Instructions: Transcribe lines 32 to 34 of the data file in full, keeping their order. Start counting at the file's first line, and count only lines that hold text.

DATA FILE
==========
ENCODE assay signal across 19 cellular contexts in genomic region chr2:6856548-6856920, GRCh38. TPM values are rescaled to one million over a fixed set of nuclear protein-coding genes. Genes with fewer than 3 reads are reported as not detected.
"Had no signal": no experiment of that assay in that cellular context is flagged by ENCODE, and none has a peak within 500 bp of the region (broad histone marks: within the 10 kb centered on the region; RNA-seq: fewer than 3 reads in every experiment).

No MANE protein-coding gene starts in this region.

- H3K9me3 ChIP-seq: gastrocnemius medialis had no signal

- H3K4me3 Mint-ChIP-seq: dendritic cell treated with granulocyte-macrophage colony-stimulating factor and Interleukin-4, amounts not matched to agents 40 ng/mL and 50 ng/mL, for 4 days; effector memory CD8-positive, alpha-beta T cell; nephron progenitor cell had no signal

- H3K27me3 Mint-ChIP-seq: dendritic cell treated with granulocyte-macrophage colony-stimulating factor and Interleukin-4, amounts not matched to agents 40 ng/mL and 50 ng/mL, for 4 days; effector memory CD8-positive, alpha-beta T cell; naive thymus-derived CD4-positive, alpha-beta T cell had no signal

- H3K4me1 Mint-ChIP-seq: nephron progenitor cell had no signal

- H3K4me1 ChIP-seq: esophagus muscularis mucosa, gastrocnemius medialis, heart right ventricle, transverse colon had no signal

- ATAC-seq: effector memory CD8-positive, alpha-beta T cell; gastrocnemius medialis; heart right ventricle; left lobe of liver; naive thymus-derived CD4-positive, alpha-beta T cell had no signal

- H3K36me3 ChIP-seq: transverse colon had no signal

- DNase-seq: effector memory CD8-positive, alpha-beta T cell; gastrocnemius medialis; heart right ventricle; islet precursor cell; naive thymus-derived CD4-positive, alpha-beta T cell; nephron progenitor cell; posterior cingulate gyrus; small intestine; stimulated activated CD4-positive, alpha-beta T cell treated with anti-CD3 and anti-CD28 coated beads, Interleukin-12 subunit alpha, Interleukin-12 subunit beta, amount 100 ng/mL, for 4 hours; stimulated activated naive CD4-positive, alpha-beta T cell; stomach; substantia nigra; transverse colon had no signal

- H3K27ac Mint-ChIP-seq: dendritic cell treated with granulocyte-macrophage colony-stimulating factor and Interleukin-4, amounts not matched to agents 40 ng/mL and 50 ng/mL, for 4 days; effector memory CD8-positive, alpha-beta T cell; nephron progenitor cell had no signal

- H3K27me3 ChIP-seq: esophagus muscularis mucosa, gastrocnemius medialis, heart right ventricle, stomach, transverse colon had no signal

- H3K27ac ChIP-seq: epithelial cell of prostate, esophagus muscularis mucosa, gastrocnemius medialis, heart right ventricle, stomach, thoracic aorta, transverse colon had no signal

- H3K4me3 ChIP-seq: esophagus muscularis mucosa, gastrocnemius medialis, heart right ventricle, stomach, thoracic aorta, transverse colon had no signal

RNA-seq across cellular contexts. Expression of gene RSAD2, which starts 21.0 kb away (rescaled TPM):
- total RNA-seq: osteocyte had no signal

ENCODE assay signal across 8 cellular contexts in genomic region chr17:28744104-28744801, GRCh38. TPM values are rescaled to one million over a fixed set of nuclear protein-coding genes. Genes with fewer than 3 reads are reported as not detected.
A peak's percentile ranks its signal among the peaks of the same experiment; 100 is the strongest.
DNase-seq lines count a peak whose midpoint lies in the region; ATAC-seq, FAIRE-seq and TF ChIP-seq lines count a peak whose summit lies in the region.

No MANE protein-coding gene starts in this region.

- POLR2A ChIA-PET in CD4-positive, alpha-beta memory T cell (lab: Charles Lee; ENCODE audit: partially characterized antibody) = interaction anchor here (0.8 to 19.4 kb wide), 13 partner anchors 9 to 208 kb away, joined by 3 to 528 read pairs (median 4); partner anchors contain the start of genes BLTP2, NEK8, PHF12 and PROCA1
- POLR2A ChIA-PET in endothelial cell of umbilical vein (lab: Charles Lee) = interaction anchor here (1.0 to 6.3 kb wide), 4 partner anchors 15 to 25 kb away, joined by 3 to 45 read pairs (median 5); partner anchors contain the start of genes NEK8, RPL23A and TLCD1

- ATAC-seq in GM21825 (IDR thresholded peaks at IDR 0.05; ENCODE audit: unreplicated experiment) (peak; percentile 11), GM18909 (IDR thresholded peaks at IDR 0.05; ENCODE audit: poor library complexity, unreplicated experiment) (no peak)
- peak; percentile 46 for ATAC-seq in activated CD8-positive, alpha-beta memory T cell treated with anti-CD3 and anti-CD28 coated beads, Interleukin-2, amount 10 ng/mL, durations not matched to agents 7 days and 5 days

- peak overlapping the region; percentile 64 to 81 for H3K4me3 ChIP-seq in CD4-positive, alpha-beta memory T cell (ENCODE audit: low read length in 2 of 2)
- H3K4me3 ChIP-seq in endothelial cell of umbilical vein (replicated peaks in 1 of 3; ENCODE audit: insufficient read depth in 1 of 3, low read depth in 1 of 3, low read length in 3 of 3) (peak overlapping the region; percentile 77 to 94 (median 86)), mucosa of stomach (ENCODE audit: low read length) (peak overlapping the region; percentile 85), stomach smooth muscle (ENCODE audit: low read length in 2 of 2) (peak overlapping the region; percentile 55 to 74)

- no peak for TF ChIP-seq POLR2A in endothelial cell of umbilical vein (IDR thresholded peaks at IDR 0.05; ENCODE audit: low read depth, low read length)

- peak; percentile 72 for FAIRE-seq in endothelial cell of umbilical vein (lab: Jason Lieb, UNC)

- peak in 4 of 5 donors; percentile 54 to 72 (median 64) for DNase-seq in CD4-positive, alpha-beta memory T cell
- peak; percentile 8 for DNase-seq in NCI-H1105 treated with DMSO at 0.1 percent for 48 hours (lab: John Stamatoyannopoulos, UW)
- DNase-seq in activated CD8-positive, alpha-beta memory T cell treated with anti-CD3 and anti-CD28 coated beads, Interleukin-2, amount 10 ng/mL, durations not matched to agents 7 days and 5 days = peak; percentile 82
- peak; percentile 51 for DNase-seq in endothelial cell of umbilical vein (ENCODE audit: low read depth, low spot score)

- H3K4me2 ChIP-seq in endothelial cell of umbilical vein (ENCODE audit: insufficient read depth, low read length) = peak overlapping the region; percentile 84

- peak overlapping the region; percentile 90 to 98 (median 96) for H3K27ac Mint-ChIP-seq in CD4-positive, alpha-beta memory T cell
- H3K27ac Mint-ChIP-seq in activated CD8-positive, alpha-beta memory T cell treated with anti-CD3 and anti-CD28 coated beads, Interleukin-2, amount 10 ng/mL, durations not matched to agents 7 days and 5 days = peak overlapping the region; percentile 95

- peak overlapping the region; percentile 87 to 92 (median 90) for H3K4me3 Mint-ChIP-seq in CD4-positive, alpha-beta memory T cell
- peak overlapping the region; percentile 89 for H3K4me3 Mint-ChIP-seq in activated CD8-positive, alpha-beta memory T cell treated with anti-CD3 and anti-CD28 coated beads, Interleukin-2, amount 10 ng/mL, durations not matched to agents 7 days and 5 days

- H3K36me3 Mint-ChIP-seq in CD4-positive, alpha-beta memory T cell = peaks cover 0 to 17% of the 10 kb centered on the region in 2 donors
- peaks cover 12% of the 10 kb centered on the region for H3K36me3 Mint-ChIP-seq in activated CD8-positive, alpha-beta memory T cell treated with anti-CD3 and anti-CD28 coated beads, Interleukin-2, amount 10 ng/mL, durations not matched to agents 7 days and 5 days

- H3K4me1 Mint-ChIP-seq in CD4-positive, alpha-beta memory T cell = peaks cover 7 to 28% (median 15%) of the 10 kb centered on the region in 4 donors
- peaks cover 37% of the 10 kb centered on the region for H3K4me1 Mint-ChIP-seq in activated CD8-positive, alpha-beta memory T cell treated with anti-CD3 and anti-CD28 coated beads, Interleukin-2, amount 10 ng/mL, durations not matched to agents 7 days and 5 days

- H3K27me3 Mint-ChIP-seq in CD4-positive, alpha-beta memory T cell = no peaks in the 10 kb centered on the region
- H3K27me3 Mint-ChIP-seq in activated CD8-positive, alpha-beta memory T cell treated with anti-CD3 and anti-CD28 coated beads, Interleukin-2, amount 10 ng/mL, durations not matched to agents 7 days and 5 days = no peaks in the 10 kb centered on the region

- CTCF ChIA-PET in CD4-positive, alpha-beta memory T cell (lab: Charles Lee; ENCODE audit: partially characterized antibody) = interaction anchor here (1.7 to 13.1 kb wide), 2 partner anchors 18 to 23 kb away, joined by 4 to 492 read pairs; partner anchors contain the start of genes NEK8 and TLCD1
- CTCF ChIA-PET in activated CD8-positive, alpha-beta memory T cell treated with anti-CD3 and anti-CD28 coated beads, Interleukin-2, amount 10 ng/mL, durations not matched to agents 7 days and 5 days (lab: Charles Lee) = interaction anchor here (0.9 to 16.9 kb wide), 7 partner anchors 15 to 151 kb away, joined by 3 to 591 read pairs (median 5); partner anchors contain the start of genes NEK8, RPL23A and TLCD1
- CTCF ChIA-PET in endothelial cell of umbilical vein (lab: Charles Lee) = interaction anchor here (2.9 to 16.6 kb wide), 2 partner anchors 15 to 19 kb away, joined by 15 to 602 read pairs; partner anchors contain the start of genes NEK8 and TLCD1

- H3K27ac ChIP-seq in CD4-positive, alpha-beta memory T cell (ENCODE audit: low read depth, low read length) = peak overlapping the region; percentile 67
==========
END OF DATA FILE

- DNase-seq in activated CD8-positive, alpha-beta memory T cell treated with anti-CD3 and anti-CD28 coated beads, Interleukin-2, amount 10 ng/mL, durations not matched to agents 7 days and 5 days = peak; percentile 82
- peak; percentile 51 for DNase-seq in endothelial cell of umbilical vein (ENCODE audit: low read depth, low spot score)

- H3K4me2 ChIP-seq in endothelial cell of umbilical vein (ENCODE audit: insufficient read depth, low read length) = peak overlapping the region; percentile 84